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City hosts 2nd annual Roberta Williams Memorial Lecture

Dr Jan McAllister gives lecture on stammering and social anxiety at City, University of London


Social anxiety disorder and stammering were discussed at the 2nd Annual Roberta Williams Memorial Lecture at the start of July, as Dr Jan McAllister spoke about her own research in the area and the emergence of social anxiety among children and young people who stammer.

Based at the University of East Anglia, Dr McAllister’s work is focused on the psychological sider of stammering, with recent studies including an NIHR-funded project aimed at developing a treatment for Social Anxiety Disorder (SAD) in adults who stammer.

Discussing social anxiety disorder and stammering in particular, Dr McAllister talked about possible precursors of the disorder, its impact on functioning, and possible interventions.

Stammering is not just about speech as there is also a prominent psychological angle – anxiety, depression, emotional or behavioural problems in children, self-stigma and also SAD can all be issues for people with such disfluency disorders.

Dr McAllister also spoke about how possible scrutiny by others is common in people who stammer, as people who stammer often fear people judging them negatively, and therefore a common coping mechanism is to avoid situations that they fear, which can significantly impact on their lives.

Held in memory of Roberta Williams, a Senior Lecturer and Associate Dean in the School of Health Sciences, who sadly passed away in May 2015 shortly after her retirement, the lecture was part of an annual series held in memory of Roberta's incredible contribution to the School and her work with the students over the thirty-two years she was at City, University of London. Roberta’s area of specialist clinical expertise was dysfluency (stammering and stuttering) and she continued to support clinical work and teach in this area up until her retirement.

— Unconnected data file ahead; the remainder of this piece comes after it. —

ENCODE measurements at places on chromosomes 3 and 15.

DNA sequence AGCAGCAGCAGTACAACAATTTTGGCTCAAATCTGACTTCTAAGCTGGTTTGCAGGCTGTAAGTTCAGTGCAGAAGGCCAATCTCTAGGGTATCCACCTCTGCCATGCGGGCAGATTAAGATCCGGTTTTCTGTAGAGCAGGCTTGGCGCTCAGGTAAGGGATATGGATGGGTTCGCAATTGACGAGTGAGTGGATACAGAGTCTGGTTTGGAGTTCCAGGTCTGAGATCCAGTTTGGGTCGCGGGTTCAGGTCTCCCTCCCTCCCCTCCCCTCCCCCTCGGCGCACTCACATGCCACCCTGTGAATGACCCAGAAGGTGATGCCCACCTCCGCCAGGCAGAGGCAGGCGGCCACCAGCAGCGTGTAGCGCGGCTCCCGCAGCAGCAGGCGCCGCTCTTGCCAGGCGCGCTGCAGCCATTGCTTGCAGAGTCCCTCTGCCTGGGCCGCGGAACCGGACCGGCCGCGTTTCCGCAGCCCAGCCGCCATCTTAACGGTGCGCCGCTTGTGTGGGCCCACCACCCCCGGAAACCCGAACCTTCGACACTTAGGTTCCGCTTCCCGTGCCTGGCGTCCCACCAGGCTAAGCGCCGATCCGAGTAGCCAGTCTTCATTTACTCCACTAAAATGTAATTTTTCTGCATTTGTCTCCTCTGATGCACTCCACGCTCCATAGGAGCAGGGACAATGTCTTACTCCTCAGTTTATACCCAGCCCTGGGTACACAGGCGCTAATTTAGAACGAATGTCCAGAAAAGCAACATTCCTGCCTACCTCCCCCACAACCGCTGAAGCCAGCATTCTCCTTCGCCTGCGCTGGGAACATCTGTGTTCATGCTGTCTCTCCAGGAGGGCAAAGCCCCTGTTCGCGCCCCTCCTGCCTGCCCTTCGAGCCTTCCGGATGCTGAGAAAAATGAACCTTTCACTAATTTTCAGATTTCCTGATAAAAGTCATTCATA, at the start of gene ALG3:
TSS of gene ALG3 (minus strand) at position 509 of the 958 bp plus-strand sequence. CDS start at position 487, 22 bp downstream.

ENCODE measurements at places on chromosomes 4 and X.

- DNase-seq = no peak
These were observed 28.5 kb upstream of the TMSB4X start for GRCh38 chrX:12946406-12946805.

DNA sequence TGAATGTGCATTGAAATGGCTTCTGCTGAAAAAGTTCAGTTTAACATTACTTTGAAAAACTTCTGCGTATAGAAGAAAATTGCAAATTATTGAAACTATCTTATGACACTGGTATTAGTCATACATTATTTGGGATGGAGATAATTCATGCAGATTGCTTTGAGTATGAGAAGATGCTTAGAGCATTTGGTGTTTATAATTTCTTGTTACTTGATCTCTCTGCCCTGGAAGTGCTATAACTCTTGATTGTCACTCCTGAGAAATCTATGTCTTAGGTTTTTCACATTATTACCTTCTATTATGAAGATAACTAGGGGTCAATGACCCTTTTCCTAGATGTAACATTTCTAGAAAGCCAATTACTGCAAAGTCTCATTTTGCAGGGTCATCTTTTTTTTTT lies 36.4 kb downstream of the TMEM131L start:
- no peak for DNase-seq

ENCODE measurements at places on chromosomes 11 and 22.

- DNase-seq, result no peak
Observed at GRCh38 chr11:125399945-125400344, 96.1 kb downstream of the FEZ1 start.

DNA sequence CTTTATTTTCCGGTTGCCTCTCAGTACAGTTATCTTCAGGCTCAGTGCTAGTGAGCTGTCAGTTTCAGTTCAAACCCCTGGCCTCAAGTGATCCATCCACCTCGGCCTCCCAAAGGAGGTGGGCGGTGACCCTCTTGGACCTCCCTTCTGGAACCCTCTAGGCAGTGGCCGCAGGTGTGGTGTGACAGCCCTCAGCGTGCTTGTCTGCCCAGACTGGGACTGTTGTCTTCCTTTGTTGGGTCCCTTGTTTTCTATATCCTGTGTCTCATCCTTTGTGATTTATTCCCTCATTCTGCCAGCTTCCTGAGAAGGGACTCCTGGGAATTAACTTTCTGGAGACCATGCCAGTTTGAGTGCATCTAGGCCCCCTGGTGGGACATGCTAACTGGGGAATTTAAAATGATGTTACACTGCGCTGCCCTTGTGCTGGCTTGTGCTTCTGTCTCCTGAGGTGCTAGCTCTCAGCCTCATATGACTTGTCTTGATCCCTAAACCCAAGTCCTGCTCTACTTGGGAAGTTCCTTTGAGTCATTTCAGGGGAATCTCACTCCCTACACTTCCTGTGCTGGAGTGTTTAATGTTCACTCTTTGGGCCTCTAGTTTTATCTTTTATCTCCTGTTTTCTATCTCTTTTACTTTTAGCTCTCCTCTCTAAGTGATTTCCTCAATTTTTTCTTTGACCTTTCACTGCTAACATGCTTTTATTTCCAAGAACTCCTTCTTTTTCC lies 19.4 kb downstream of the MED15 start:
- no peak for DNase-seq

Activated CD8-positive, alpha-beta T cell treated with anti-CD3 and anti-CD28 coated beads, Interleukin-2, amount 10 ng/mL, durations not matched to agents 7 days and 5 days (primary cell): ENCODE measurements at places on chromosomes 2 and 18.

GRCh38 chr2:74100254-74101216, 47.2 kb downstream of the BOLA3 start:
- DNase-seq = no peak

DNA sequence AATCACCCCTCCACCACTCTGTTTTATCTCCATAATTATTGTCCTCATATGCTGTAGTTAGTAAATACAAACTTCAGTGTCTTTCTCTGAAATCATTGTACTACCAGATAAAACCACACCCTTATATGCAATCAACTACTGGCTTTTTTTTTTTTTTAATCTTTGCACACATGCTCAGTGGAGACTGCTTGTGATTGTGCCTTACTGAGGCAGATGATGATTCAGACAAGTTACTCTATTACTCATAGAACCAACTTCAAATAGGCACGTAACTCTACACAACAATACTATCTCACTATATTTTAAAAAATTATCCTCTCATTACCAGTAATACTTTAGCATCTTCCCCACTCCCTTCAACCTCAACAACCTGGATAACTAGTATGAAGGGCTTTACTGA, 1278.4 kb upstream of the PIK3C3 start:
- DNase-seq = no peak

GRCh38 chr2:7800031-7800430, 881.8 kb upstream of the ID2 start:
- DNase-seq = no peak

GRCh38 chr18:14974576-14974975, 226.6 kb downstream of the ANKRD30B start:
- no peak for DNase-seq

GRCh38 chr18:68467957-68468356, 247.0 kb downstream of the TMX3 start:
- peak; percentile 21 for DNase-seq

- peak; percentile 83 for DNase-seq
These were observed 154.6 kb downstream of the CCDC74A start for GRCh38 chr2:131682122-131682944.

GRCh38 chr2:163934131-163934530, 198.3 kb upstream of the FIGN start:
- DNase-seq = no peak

Highlighting how “Roberta recognised the importance of the issues I wanted to talk about this evening,” Dr McAllister went on to discuss how that compared with their peers, children and young people who stammer have several characteristics that are risk factors for SAD, which is a long-lasting and overwhelming fear of social situations.

This includes poorer emotional outcomes, a higher likelihood of being bullied, and also lower self-esteem. There is also recent research showing that social anxiety disorder is more common among older children, adolescents and adults who stammer, as recent studies have shown that while 7% of adults who don’t stammer have SAD, between 22 and 60% of those who stammer and are seeking fluency treatment have the condition. A recent online questionnaire on the British Stammering Association website developed by Dr McAllister and colleagues also showed that 67.8% of the 332 people who answered met the criteria for SAD.

However there is evidence that cognitive therapies can be used successfully to treat this, and in particular Dr McAllister highlighted that Cognitive Behavioural Therapy can be effective in reducing social anxiety for some people.

Dr McAllister is also working on other interventions. Recent studies by Dr McAllister and others have highlighted that socially anxious people more readily notice and respond to social threats, such as negative facial expressions or body language. As a result, this bias causes and maintains social anxiety disorder.

However, to help combat this Dr McAllister and colleagues are looking to see if something called Cognitive Bias Modification (CBM) could help train people to direct attention away from negative facial expressions and therefore help people who stammer and reduce the effects of SAD.

With such promising research continuing in this area – and with researchers such as Dr McAllister developing new interventions – hopefully people who stammer who are at risk of SAD will receive the support and interventions they need while also reducing the impact of such disorders.

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